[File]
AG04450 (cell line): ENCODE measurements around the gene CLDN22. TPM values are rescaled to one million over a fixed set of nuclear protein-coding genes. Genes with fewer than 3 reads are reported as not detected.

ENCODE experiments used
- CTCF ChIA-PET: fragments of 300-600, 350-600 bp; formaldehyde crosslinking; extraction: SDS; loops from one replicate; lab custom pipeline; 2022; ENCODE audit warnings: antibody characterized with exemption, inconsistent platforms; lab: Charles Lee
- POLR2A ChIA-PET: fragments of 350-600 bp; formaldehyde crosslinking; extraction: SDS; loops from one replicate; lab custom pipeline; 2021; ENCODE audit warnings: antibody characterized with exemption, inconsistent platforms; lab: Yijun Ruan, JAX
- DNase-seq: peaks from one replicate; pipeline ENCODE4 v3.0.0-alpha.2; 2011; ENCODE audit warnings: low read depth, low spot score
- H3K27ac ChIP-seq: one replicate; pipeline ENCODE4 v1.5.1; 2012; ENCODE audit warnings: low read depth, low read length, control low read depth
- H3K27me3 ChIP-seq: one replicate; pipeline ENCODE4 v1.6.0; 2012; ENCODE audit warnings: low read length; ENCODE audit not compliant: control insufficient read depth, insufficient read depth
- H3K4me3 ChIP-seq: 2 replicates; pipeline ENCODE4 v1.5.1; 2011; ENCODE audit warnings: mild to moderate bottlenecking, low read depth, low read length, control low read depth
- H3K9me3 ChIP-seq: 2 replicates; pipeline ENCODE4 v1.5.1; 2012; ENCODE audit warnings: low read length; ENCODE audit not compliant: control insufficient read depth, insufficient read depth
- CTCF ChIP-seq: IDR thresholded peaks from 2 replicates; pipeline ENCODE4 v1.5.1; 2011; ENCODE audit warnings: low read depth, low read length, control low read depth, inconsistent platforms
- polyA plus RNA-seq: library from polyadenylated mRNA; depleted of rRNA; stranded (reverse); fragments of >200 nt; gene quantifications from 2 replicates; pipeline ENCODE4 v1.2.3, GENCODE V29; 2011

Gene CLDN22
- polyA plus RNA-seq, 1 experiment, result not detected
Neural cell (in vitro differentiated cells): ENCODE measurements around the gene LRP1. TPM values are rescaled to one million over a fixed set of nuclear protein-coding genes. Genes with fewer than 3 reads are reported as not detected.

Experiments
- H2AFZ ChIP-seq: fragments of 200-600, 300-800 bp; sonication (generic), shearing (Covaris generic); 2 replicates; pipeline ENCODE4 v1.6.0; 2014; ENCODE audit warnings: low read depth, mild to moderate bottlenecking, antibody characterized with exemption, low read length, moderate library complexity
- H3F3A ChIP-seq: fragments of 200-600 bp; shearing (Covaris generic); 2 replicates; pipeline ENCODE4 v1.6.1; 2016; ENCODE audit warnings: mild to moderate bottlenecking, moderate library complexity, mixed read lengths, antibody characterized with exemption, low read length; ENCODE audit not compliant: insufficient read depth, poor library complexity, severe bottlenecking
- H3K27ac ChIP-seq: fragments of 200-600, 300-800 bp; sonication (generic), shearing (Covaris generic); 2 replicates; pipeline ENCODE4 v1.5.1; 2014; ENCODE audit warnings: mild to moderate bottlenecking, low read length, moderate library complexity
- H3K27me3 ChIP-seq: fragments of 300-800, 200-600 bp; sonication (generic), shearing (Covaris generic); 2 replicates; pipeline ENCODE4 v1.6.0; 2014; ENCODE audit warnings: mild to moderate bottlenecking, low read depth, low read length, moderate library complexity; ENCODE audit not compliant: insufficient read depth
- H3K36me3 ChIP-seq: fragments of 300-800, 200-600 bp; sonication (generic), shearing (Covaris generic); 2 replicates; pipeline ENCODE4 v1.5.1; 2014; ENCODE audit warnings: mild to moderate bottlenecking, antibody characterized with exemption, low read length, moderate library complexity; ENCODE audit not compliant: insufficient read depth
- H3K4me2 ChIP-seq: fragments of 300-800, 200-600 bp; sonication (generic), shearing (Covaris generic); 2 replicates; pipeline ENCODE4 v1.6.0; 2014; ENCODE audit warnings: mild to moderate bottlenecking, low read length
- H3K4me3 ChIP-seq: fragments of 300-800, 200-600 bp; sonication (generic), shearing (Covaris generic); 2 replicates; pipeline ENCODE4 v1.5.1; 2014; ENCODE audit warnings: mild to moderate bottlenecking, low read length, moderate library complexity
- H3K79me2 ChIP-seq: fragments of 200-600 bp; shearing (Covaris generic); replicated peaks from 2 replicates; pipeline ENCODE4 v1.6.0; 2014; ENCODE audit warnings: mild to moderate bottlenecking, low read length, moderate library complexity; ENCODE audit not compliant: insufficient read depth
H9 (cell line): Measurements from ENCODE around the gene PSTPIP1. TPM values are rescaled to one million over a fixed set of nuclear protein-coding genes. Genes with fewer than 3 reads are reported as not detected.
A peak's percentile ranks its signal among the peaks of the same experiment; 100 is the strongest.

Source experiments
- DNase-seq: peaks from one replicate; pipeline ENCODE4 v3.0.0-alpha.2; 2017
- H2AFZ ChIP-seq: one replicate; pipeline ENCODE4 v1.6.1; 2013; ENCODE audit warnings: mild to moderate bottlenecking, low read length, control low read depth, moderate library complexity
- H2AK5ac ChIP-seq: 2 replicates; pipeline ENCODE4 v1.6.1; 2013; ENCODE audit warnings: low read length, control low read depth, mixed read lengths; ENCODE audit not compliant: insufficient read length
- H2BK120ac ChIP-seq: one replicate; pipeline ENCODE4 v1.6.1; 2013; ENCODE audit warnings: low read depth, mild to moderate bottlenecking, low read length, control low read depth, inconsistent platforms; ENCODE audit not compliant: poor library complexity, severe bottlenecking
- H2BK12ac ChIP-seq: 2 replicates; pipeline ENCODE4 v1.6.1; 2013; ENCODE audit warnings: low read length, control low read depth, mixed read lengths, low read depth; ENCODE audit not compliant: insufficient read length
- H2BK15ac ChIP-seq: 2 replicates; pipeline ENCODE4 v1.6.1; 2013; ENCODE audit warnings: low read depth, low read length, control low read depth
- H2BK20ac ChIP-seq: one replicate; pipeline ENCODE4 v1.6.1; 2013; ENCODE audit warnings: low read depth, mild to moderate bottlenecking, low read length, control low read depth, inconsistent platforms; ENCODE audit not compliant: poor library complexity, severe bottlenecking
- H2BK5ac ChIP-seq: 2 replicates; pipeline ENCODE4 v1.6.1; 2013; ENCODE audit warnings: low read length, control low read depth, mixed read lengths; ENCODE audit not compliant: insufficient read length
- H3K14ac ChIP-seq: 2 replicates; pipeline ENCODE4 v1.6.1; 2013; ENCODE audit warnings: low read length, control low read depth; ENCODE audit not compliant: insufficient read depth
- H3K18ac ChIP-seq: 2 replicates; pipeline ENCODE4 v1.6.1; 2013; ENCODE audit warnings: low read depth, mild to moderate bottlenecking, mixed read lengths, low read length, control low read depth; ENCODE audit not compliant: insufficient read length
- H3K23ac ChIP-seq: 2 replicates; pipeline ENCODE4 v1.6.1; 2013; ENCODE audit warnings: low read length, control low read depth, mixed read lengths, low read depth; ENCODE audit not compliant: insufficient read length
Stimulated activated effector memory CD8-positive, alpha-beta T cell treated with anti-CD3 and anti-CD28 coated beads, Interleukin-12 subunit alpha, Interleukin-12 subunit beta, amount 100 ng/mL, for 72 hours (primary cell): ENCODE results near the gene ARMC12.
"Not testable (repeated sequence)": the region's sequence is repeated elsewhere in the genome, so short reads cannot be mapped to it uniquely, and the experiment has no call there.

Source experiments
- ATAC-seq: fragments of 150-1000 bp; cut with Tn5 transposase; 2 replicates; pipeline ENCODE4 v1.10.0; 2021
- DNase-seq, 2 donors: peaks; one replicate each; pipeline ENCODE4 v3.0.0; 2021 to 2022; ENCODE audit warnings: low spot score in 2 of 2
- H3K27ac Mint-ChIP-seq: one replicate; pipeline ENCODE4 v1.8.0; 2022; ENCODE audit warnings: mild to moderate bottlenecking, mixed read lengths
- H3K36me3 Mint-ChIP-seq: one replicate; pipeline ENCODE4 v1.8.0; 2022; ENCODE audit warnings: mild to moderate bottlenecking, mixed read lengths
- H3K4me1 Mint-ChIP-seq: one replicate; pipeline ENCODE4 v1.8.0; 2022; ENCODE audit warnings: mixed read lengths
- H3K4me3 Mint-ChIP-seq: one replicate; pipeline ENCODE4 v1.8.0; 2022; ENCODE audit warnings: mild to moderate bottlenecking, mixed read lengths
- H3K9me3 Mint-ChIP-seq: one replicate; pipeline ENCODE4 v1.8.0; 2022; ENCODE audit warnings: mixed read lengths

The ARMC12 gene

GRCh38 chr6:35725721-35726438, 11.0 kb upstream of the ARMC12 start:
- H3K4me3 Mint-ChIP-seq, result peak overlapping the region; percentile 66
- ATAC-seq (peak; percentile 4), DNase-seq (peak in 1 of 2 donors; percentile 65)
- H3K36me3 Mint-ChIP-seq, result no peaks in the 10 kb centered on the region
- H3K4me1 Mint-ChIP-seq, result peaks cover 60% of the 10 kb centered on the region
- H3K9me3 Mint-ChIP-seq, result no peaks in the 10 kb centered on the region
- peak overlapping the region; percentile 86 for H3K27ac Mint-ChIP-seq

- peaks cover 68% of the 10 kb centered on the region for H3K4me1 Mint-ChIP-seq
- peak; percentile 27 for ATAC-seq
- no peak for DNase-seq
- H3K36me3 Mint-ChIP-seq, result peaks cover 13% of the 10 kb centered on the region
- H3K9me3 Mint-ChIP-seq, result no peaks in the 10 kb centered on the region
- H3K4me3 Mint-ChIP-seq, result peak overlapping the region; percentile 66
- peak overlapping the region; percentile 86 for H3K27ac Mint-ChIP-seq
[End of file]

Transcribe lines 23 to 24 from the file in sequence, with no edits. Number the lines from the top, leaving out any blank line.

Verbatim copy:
- H3K79me2 ChIP-seq: fragments of 200-600 bp; shearing (Covaris generic); replicated peaks from 2 replicates; pipeline ENCODE4 v1.6.0; 2014; ENCODE audit warnings: mild to moderate bottlenecking, low read length, moderate library complexity; ENCODE audit not compliant: insufficient read depth
H9 (cell line): Measurements from ENCODE around the gene PSTPIP1. TPM values are rescaled to one million over a fixed set of nuclear protein-coding genes. Genes with fewer than 3 reads are reported as not detected.